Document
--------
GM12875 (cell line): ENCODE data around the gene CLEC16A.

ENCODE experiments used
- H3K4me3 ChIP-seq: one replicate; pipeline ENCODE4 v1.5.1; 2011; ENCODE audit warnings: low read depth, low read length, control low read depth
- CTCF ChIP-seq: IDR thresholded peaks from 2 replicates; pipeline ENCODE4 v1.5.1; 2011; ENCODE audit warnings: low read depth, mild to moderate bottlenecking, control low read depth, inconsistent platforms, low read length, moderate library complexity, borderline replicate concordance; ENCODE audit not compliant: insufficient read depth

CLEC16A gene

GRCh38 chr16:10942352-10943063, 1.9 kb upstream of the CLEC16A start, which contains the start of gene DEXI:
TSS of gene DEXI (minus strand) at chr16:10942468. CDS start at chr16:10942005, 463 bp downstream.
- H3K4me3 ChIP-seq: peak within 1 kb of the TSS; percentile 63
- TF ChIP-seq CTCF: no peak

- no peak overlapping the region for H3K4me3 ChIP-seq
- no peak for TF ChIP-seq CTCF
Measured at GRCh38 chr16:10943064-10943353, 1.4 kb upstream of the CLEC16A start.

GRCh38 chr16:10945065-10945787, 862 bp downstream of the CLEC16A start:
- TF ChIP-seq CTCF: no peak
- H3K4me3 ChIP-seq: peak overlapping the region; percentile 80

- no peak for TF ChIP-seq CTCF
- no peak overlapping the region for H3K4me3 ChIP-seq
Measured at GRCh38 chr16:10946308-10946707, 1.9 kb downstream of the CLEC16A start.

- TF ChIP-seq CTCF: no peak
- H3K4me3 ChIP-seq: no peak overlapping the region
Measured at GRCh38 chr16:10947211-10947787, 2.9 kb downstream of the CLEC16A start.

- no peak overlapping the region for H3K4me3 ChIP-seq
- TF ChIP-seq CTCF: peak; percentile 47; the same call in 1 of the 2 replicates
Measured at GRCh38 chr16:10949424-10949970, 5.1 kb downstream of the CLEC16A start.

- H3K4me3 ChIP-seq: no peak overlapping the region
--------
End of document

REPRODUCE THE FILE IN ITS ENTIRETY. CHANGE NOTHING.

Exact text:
GM12875 (cell line): ENCODE data around the gene CLEC16A.

ENCODE experiments used
- H3K4me3 ChIP-seq: one replicate; pipeline ENCODE4 v1.5.1; 2011; ENCODE audit warnings: low read depth, low read length, control low read depth
- CTCF ChIP-seq: IDR thresholded peaks from 2 replicates; pipeline ENCODE4 v1.5.1; 2011; ENCODE audit warnings: low read depth, mild to moderate bottlenecking, control low read depth, inconsistent platforms, low read length, moderate library complexity, borderline replicate concordance; ENCODE audit not compliant: insufficient read depth

CLEC16A gene

GRCh38 chr16:10942352-10943063, 1.9 kb upstream of the CLEC16A start, which contains the start of gene DEXI:
TSS of gene DEXI (minus strand) at chr16:10942468. CDS start at chr16:10942005, 463 bp downstream.
- H3K4me3 ChIP-seq: peak within 1 kb of the TSS; percentile 63
- TF ChIP-seq CTCF: no peak

- no peak overlapping the region for H3K4me3 ChIP-seq
- no peak for TF ChIP-seq CTCF
Measured at GRCh38 chr16:10943064-10943353, 1.4 kb upstream of the CLEC16A start.

GRCh38 chr16:10945065-10945787, 862 bp downstream of the CLEC16A start:
- TF ChIP-seq CTCF: no peak
- H3K4me3 ChIP-seq: peak overlapping the region; percentile 80

- no peak for TF ChIP-seq CTCF
- no peak overlapping the region for H3K4me3 ChIP-seq
Measured at GRCh38 chr16:10946308-10946707, 1.9 kb downstream of the CLEC16A start.

- TF ChIP-seq CTCF: no peak
- H3K4me3 ChIP-seq: no peak overlapping the region
Measured at GRCh38 chr16:10947211-10947787, 2.9 kb downstream of the CLEC16A start.

- no peak overlapping the region for H3K4me3 ChIP-seq
- TF ChIP-seq CTCF: peak; percentile 47; the same call in 1 of the 2 replicates
Measured at GRCh38 chr16:10949424-10949970, 5.1 kb downstream of the CLEC16A start.

- H3K4me3 ChIP-seq: no peak overlapping the region